Monolophus odontochilus is morphologically similar to M. linearis (Wall.) Wall. from India in having white flowers with yellow blotch at the base of the labellum, but differs by having elliptic to oblong leaves (vs. linear-lanceolate to lanceolate leaves), bilobed ligules (vs. entire ligules), semi-orbicular crenate labellum (vs. trilobed labellum) and purely white corolla (vs. pinkish white corolla).


Myanmar. Kachin State: Putao District, Gathu Village. 27°29'07.23"N, 97°58'19.49"E, 643 m, 01 June 2018, Y.H.Tan, B.Yang, H.B.Ding, X.D.Zeng, M.B.Maw and H.L.Neing M3886 (holotype: HITBC!, isotypes: RAF!).


Perennial herbs, rhizome short; pseudostem erect, leafy 50–70 cm long. Leaves 5–13, sub-sessile, elliptic to oblong, 10.2–14 × 3.0–5.0 cm, base cuneate, apex caudate to 2.0 cm long, margins entire, adaxial surface dark green, glabrous, abaxially light green, pubescent; ligule membranous, 6–8 mm long, hairy, apex unequally bilobed. Inflorescences terminal, 5–7 cm long, rachis glabrous; flowers white with yellow blotch at the base of the labellum; bracts 4–6, along rachis, distichous, oblong, 3.5–4.0 × 1.0–1.3 cm, greenish, outer surface pubescent, base truncate, apex cuspidate to 0.8 cm, 2-flowered; bracteoles membranous, lanceolate, ca. 1.5 × 0.8 cm, pubescent, rounded; calyx tubular, 1.3–1.4 × 0.3–0.4 cm, pubescent, greenish, split 6–7 mm down one side, apex acute; floral tube 4.3–4.5 cm, ca. 3.5 mm wide at mouth, white, glabrous; dorsal corolla lobe lanceolate, 2.2–2.3 × 0.6–0.7 cm, white, glabrous, hooded at apex, apical cusp ca. 2 mm long; lateral corolla lobes similar to dorsal lobe, narrower, 2.0–2.1 × 0.3–0.4 cm, hooded at apex, apical cusp ca. 1 mm long; lateral staminodes elliptic, 1.5–1.6 × 0.9–1.0 cm, white, apex rounded; labellum semi-orbicular, 4.4–4.8 × 3.2–3.6 cm, white with yellow spot at base, margin crenate; anther 4–5 mm long; anther crest flabellate, 2–3 × 4–5 mm, white, apex entire; stigma funnel-shaped, inserted between anther sac, margin raised on both ends, ciliate; ovary oblong, 3–4 mm long, pubescent, 3-locular.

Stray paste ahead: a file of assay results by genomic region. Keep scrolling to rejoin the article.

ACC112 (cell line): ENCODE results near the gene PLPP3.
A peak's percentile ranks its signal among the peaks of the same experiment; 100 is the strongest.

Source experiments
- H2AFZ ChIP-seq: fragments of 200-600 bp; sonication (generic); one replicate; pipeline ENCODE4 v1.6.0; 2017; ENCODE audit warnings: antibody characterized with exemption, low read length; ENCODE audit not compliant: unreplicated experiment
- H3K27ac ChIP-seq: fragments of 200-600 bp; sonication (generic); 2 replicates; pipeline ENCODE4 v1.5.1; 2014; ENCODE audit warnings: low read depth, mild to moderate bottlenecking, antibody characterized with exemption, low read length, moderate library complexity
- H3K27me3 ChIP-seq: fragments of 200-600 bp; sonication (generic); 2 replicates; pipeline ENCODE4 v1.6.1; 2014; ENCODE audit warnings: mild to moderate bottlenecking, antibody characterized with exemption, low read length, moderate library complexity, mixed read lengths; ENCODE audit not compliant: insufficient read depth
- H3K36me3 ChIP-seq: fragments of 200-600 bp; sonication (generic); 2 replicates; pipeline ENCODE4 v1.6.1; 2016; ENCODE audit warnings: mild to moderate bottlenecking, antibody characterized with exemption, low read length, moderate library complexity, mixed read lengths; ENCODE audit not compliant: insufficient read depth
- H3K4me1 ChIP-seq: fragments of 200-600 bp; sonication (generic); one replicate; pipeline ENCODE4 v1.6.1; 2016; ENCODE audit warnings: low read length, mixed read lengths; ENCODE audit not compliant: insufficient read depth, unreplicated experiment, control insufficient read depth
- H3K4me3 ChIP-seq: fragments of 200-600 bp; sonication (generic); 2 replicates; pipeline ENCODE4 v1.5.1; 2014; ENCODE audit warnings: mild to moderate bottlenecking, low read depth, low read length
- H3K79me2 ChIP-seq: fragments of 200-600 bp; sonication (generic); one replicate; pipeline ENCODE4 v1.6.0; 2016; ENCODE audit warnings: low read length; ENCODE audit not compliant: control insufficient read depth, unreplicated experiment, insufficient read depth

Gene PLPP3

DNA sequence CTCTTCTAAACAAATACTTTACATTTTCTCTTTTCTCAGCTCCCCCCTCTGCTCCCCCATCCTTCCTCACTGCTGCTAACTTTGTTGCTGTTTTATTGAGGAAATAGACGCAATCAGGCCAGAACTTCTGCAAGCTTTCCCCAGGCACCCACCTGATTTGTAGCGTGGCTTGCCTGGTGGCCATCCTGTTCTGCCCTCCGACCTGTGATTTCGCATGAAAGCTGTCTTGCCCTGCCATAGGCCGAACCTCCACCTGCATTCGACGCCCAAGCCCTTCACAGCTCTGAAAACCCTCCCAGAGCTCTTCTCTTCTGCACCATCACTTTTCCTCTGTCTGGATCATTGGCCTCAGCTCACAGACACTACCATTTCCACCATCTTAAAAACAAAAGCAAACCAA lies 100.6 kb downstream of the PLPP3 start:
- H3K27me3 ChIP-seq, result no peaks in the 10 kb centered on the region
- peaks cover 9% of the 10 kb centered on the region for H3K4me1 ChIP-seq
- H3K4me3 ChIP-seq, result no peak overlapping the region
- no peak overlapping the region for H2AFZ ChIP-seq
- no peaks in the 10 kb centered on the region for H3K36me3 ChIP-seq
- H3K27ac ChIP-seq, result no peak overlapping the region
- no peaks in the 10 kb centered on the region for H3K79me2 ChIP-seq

Figure 1. 

Monolophus odontochilus Y.H. Tan & H.B. Ding, sp. nov. A habitat B ligule C leaf blade abaxially D habit E single leaf (adaxially and abaxially) F flower (side view) G flower (front view) H anther with stigma and crest (front and back view) I stigma J dorsal corolla lobe K lateral corolla lobes L bracts M bracteoles and young flower N calyx O ovary P labellum and floral tube Q lateral staminodes R stamen and stigma S ovary with style. Photographed by H.B.Ding


Flowering in May to June. Fruit not seen.


The species epithet ‘odontochilus’ refers to the crenate labellum.

Distribution and habitat

Monolophus odontochilus is endemic to Kachin State, Northern Myanmar, only known from its type locality, Gathu Village, Putao District. It grows in humid environments or along streams of tropical rain forest at an elevation of 550–750 m.

Conservation status

This new species appears to be restricted to a very moist habitat in Gathu Village, Putao District, Kachin State, Northern Myanmar. According to our observations in the field, the two known populations are composed of about 50 mature individuals in each. Overall, however, the species has been deemed to be Data Deficient (DD) following IUCN Red list Categories and Criteria (IUCN 2017). Further field surveys in northern Myanmar are needed to gain more information on its distribution.